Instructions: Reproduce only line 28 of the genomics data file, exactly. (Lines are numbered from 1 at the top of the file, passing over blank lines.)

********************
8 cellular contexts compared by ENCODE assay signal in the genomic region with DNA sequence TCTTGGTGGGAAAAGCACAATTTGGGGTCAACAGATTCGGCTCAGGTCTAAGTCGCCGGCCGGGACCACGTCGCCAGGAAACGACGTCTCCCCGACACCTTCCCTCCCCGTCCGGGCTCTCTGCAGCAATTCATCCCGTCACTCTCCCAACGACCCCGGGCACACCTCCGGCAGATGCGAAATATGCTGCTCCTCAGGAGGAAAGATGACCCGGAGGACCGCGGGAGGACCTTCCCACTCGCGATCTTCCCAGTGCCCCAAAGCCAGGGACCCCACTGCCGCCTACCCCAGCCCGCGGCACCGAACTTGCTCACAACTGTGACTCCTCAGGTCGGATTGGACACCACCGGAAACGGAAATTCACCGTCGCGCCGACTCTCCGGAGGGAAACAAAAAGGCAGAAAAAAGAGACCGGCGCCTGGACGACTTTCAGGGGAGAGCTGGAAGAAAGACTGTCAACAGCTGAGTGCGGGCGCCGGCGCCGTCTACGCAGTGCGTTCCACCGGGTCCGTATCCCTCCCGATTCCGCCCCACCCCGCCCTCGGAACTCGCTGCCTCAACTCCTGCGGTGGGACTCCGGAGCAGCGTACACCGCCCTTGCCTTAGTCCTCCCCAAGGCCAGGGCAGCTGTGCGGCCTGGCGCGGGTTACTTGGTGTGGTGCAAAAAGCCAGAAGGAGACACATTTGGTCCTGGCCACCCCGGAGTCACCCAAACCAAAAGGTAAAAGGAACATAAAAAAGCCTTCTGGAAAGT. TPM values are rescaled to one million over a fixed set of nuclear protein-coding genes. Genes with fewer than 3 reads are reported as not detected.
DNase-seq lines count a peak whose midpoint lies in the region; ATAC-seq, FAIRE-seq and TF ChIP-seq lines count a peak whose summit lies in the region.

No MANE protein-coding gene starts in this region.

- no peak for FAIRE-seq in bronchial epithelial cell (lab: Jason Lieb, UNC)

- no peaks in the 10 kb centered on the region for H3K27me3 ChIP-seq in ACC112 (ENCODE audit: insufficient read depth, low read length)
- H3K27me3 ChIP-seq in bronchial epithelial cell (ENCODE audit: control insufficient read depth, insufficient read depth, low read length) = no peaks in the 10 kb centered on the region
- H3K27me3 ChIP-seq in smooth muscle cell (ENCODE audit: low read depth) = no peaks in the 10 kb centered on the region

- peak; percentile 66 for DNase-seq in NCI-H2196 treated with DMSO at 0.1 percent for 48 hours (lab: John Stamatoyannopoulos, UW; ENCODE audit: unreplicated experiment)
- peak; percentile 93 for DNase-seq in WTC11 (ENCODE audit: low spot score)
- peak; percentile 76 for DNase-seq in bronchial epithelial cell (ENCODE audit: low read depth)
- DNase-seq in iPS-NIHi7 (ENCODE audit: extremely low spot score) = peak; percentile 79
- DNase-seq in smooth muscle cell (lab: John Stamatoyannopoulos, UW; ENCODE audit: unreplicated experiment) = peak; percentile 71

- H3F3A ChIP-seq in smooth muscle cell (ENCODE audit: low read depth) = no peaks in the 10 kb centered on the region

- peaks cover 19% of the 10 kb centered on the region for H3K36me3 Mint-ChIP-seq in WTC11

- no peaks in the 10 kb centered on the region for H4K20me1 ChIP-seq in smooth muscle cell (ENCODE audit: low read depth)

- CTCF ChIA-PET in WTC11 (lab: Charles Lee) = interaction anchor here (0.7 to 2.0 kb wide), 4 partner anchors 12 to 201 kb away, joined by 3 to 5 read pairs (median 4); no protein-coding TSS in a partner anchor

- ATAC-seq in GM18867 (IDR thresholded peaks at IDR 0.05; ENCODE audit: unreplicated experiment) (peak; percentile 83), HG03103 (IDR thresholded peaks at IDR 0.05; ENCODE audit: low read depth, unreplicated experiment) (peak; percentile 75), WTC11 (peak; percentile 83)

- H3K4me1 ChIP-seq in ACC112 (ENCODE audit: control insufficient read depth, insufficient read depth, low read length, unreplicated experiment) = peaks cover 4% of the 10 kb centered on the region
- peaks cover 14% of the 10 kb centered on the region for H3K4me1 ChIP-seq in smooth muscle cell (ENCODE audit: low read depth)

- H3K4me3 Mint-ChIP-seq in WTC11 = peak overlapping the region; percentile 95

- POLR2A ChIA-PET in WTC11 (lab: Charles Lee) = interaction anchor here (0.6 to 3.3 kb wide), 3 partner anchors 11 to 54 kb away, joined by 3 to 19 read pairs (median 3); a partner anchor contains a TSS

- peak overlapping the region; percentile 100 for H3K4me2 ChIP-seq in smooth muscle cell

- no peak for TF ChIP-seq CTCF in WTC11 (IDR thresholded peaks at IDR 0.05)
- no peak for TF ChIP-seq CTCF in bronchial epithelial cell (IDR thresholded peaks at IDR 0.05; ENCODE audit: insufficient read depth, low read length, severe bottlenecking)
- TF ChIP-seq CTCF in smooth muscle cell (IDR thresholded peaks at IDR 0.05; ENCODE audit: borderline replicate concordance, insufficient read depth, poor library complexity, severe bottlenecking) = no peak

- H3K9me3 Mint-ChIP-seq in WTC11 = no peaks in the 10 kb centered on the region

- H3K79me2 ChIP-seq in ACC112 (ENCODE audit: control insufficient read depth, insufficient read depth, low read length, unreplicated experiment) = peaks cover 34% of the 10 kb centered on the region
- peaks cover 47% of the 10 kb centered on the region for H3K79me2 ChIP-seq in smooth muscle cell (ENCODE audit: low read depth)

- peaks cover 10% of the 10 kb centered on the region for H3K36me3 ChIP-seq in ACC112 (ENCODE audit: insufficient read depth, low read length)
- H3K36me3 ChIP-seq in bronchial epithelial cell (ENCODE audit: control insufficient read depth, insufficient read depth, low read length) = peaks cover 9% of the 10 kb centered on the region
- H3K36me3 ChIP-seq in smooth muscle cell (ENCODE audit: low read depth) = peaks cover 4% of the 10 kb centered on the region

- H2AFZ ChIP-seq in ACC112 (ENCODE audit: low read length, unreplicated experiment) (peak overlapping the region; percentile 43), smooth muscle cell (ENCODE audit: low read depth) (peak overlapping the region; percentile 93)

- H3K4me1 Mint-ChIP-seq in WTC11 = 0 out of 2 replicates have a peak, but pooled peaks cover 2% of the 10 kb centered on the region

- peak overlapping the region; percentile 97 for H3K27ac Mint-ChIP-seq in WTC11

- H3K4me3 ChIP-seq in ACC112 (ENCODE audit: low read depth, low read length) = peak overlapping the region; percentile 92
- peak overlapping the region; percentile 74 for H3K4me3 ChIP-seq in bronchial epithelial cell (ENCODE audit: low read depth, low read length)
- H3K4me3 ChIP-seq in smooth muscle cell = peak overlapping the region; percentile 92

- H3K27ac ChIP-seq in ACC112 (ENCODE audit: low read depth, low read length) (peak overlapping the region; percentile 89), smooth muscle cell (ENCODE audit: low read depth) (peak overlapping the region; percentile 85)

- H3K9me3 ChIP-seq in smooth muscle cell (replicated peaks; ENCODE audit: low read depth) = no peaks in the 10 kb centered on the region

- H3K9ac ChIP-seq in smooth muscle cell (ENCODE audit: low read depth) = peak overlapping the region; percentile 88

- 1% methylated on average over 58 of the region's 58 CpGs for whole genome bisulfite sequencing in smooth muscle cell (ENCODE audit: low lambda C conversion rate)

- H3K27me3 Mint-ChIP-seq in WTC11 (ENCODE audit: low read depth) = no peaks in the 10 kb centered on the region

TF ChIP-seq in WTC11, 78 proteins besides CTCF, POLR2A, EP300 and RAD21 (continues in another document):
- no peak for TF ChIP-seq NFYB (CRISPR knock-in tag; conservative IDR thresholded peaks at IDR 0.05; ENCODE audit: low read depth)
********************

- peaks cover 47% of the 10 kb centered on the region for H3K79me2 ChIP-seq in smooth muscle cell (ENCODE audit: low read depth)